Critics who noticed the album tended to find it refreshing and a solid entry to the music world. However, she was yet to become a high-profile artist and as a debut, many of the publications of the day missed it when it hit the stands. Later on, Uncut rated it 3-stars, Q, 4-stars and allmusic 4.5. They considered it her best work of the 20th Century and while they lamented the “limited scope of the songwriting – hunger for affection, the pain of unrequited love” they loved the “infectious up-tempo songs that propel the album forward” and concluded it was “one of the most stunning debuts of the ’80s.”

Seemingly one of the more important ones too as Melissa’s still recording, putting out 15 more studio albums since, the latest being 2021’s One Way Out;  five of which have gone on to platinum status domestically, notched half a dozen top 40 singles including “I’m the Only One” (a surprise #1 on Adult Contemporary charts) and “I Want to Come Over,” winning a couple of Grammys along the way and becoming a respected spokesperson for a number of causes including of course LGBT rights.

April 26 – Wheatfield Grew Band’s Reputation Worldwide

Well, It was a big day in Canadian music history 54 years ago today as the Guess Who put out their first album… sort of. Wheatfield Soul was released on this day in 1969, in the U.S. Canadians had been listening to the offering from the pride of Winnipeg’s rock scene for a few months already at that point.

Nowadays, Canada is seen as a pretty major player in the world music scene, particularly in rock. Over the past three decades, the likes of Alanis Morissette, Bryan Adams, Sarah McLachlan and, lord help us, Nickelback have become international superstars coming out of the Great White North. Sum 41 led the vanguard of a new generation of punkers early this century and now Drake is huge in the hip-hop world.  But in 1969, Canada was still a bit of a musical backwater. Sure Paul Anka was from there and wrote popular songs, and Joni Mitchell and Gordon Lightfoot were at the front of an impressive folk music scene in Toronto, but when it came to rock… well, Canadians looked back to the motherland (Britain) or south to the States. This album, as much as any, changed that perception.

The Guess Who had in a way been around almost the entire decade in that cold Prairie city, led by Chad Allan and using various names always involving his name though. In 1965 they had a #1 hit at home (and top 30 in the U.S.) with their cover of “Shakin’ All Over.” Around that time, their label then, Quality thought it would be fun to build up a mystery about who was singing “Shakin’…” for some reason. Remember, it was the ’60s and umm, “experimentation” was in vogue! So although it was technically Chad Allan and the Expressions, the label shipped it to radio stations in a sleeve saying “Guess Who?” Well, the little ruse backfired… DJs played the track on radio, a lot, but introduced it as “here’s the Guess Who?” Not long before the band, and the record company decided they had no choice but to change the name to The Guess Who?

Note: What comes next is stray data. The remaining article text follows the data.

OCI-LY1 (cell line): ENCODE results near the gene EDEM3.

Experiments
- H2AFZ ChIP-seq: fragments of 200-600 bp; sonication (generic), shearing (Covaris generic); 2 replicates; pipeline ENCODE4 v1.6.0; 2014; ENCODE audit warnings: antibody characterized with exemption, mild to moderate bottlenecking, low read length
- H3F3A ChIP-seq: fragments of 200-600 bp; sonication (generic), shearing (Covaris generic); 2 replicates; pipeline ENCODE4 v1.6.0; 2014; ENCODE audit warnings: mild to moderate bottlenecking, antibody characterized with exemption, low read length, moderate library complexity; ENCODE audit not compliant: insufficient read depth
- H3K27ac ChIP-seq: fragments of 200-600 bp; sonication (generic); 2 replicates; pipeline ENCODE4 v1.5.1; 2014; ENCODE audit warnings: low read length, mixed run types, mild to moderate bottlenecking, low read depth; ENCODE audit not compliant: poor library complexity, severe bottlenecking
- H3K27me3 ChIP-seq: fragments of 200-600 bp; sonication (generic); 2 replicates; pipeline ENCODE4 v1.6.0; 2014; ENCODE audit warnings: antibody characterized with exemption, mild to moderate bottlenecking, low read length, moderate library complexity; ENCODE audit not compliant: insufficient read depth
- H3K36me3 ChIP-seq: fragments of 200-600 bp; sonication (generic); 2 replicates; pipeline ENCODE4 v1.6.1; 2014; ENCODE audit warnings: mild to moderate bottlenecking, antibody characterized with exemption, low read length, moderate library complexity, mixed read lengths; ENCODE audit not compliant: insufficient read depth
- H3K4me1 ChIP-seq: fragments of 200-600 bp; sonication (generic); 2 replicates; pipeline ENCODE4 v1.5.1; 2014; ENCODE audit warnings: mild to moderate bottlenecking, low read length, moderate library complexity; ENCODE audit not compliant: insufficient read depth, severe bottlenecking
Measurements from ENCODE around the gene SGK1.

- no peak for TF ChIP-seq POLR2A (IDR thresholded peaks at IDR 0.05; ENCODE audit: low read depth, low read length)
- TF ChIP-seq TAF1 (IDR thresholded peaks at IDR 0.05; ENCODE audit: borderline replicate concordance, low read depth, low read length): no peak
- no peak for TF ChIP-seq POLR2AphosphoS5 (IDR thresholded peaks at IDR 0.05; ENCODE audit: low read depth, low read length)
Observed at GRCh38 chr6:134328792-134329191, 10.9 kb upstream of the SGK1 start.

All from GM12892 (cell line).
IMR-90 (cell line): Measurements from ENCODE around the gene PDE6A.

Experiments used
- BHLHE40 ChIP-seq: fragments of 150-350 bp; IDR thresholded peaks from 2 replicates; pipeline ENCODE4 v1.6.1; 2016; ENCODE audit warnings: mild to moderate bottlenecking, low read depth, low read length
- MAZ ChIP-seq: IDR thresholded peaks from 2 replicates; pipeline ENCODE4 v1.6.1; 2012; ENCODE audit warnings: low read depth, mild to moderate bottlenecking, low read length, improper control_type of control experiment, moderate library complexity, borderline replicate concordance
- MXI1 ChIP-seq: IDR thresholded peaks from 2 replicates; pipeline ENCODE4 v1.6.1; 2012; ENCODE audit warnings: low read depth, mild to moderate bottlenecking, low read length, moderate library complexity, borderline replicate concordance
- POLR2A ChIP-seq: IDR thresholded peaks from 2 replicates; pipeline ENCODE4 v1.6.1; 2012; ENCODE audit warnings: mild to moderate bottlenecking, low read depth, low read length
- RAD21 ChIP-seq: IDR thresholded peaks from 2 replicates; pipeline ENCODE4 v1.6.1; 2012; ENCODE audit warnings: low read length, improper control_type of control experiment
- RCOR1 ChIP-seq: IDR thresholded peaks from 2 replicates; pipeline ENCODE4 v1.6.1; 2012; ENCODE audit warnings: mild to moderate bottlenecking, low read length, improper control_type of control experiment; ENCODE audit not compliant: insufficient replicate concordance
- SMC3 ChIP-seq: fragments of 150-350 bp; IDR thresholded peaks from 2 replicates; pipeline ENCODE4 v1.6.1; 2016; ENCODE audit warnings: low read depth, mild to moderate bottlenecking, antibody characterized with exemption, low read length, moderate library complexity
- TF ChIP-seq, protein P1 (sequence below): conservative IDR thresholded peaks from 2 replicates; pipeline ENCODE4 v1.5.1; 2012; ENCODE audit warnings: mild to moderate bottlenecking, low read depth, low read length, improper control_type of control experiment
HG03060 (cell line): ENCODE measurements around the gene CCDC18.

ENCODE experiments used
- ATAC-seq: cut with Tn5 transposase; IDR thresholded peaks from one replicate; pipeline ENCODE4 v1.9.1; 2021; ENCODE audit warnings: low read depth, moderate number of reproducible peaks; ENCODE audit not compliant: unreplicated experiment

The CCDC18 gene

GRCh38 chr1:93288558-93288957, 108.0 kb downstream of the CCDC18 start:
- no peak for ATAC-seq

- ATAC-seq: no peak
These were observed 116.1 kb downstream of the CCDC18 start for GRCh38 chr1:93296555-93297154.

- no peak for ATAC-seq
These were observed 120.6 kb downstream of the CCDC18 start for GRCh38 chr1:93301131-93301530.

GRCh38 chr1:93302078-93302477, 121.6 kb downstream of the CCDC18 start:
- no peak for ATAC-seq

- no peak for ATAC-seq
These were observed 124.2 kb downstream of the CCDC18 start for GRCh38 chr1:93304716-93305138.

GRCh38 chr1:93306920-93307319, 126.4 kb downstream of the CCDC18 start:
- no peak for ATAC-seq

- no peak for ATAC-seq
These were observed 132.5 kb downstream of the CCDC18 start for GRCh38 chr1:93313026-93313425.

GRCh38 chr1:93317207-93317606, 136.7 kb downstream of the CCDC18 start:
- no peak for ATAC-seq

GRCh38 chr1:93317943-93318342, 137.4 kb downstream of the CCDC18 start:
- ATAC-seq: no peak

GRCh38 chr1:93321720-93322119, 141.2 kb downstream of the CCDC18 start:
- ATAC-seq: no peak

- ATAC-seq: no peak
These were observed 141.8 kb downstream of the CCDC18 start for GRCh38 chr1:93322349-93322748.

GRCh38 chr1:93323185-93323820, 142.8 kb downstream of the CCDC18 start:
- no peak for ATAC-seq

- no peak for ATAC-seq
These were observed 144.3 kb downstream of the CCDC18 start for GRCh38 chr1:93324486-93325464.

As 1965 went along, for some reason Chad Allan quit (good thing it wasn’t called “Chad Allan” anymore!) and a young Burton Cummings came in to take over the mic. A couple of unsuccessful albums followed in Canada, but in ’69 this one changed things.

Although an up-and-down affair veering all over the pop music world, while leaving no doubt as to where they came from (witness songs like “Lightfoot” for good ol’ Gord, and “Maple Fudge”) it hit gold with the great single “These Eyes,” their first to be played on radio with Cummings singing, and adding some neo-psychedelic keyboards as well. It zoomed to #1 in Canada on the small Nimbus label, but seeing how well it was doing to the north, RCA came in and signed them to the American market and put the record out, the single going to #6 there. (It should be noted that record-keeping then wasn’t ideal in Canada; some references listed it as only a #7 hit domestically.)